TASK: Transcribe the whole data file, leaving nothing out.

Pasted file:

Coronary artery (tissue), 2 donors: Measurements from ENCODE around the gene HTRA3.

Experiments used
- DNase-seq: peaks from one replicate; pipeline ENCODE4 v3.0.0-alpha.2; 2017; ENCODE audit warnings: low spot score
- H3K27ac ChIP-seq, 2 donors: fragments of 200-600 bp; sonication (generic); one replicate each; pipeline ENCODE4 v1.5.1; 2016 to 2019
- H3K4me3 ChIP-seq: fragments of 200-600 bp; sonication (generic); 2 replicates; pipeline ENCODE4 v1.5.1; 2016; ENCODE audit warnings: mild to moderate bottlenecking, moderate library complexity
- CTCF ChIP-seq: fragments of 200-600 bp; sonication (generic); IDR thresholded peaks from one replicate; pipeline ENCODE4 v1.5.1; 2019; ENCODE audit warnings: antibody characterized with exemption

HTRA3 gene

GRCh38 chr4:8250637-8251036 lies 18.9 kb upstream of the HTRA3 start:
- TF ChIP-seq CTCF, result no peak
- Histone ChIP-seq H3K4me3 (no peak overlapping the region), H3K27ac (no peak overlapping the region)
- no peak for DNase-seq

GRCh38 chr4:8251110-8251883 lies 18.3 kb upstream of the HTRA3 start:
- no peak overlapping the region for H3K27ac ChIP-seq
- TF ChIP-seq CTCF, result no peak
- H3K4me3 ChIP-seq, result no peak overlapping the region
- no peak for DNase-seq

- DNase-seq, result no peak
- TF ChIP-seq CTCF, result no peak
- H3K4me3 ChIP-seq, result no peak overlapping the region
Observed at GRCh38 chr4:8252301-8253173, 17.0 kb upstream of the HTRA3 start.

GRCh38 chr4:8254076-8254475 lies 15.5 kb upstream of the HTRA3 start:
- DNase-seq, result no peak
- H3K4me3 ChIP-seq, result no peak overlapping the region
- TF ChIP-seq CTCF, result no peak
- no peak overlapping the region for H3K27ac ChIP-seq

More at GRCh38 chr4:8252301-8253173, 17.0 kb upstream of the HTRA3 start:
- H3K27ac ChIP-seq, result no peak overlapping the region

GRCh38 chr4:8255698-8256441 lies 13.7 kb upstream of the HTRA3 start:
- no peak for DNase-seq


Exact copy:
Coronary artery (tissue), 2 donors: Measurements from ENCODE around the gene HTRA3.

Experiments used
- DNase-seq: peaks from one replicate; pipeline ENCODE4 v3.0.0-alpha.2; 2017; ENCODE audit warnings: low spot score
- H3K27ac ChIP-seq, 2 donors: fragments of 200-600 bp; sonication (generic); one replicate each; pipeline ENCODE4 v1.5.1; 2016 to 2019
- H3K4me3 ChIP-seq: fragments of 200-600 bp; sonication (generic); 2 replicates; pipeline ENCODE4 v1.5.1; 2016; ENCODE audit warnings: mild to moderate bottlenecking, moderate library complexity
- CTCF ChIP-seq: fragments of 200-600 bp; sonication (generic); IDR thresholded peaks from one replicate; pipeline ENCODE4 v1.5.1; 2019; ENCODE audit warnings: antibody characterized with exemption

HTRA3 gene

GRCh38 chr4:8250637-8251036 lies 18.9 kb upstream of the HTRA3 start:
- TF ChIP-seq CTCF, result no peak
- Histone ChIP-seq H3K4me3 (no peak overlapping the region), H3K27ac (no peak overlapping the region)
- no peak for DNase-seq

GRCh38 chr4:8251110-8251883 lies 18.3 kb upstream of the HTRA3 start:
- no peak overlapping the region for H3K27ac ChIP-seq
- TF ChIP-seq CTCF, result no peak
- H3K4me3 ChIP-seq, result no peak overlapping the region
- no peak for DNase-seq

- DNase-seq, result no peak
- TF ChIP-seq CTCF, result no peak
- H3K4me3 ChIP-seq, result no peak overlapping the region
Observed at GRCh38 chr4:8252301-8253173, 17.0 kb upstream of the HTRA3 start.

GRCh38 chr4:8254076-8254475 lies 15.5 kb upstream of the HTRA3 start:
- DNase-seq, result no peak
- H3K4me3 ChIP-seq, result no peak overlapping the region
- TF ChIP-seq CTCF, result no peak
- no peak overlapping the region for H3K27ac ChIP-seq

More at GRCh38 chr4:8252301-8253173, 17.0 kb upstream of the HTRA3 start:
- H3K27ac ChIP-seq, result no peak overlapping the region

GRCh38 chr4:8255698-8256441 lies 13.7 kb upstream of the HTRA3 start:
- no peak for DNase-seq